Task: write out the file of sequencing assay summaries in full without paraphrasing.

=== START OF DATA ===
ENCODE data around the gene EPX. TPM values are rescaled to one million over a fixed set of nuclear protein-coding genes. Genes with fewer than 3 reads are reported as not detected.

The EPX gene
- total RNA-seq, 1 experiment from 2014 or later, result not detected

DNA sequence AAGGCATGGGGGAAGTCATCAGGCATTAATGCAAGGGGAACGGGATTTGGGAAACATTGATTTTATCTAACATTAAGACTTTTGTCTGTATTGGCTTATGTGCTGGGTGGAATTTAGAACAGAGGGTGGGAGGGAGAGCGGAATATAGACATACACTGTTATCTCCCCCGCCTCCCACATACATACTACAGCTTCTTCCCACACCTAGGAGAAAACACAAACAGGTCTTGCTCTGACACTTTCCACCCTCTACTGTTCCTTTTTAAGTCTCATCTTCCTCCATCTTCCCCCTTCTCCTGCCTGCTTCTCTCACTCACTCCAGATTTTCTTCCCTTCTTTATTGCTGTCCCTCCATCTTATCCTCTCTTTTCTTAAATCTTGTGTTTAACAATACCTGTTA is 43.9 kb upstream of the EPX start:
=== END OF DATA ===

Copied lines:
ENCODE data around the gene EPX. TPM values are rescaled to one million over a fixed set of nuclear protein-coding genes. Genes with fewer than 3 reads are reported as not detected.

The EPX gene
- total RNA-seq, 1 experiment from 2014 or later, result not detected

DNA sequence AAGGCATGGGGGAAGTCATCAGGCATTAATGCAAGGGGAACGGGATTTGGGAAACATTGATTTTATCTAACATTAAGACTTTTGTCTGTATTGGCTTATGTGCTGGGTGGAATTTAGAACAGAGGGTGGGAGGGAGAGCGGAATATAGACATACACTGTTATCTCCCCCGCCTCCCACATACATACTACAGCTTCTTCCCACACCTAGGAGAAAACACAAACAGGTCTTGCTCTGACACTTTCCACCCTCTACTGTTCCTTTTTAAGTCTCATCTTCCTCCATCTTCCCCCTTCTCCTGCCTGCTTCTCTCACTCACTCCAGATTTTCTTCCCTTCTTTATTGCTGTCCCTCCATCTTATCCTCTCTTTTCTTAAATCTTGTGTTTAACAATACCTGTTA is 43.9 kb upstream of the EPX start: